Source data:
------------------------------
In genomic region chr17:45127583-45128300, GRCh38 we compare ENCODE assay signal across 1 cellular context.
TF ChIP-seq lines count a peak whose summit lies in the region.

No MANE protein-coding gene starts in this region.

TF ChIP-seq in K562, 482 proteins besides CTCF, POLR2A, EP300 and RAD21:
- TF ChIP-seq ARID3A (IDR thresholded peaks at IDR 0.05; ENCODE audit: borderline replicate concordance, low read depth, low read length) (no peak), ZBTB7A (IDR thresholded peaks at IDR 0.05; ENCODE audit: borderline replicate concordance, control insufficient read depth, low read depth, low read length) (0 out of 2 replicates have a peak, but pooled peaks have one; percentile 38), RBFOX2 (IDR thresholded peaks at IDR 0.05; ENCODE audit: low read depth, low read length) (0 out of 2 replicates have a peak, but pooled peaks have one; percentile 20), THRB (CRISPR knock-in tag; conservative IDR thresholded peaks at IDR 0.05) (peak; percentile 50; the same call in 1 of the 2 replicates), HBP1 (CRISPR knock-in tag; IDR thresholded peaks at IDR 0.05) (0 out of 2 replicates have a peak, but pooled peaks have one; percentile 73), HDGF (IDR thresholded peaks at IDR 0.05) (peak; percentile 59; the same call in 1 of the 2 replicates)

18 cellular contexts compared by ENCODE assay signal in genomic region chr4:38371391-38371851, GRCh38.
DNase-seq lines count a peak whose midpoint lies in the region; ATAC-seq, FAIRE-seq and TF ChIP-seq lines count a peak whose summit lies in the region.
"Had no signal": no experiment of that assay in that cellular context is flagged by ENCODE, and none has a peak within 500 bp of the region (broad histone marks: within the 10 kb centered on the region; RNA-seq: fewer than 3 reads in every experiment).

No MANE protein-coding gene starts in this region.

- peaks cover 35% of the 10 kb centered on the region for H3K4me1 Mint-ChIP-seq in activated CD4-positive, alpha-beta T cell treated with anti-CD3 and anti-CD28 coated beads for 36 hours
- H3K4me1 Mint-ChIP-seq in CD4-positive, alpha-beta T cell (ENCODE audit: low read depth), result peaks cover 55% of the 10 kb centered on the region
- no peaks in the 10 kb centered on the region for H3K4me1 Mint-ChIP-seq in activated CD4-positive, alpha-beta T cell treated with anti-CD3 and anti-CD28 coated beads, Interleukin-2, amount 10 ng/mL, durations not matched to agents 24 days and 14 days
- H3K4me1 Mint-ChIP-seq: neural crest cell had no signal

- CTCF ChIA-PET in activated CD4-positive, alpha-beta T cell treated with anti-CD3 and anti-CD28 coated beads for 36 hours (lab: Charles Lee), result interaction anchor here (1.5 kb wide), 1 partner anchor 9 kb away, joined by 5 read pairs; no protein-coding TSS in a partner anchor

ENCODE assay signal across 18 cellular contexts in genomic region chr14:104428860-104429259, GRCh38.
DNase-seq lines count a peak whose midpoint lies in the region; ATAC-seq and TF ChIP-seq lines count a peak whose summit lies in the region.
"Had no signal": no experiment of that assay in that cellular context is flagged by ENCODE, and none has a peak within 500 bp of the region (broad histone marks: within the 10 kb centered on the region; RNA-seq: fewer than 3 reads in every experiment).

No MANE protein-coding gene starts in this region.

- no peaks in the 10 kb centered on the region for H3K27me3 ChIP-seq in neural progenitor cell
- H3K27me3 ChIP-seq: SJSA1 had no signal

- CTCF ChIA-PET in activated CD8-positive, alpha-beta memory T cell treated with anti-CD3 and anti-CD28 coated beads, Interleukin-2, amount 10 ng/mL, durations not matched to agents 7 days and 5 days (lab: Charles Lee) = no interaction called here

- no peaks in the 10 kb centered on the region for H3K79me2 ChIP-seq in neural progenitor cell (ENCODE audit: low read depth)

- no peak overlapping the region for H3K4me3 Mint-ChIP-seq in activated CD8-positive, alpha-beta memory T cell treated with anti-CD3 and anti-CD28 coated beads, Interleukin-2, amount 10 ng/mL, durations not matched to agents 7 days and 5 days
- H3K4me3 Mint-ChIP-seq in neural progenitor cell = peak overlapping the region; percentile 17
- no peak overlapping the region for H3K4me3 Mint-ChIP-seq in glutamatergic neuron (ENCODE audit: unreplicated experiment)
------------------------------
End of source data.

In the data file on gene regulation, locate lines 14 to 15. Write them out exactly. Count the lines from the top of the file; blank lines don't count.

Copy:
- CTCF ChIA-PET in activated CD4-positive, alpha-beta T cell treated with anti-CD3 and anti-CD28 coated beads for 36 hours (lab: Charles Lee), result interaction anchor here (1.5 kb wide), 1 partner anchor 9 kb away, joined by 5 read pairs; no protein-coding TSS in a partner anchor

ENCODE assay signal across 18 cellular contexts in genomic region chr14:104428860-104429259, GRCh38.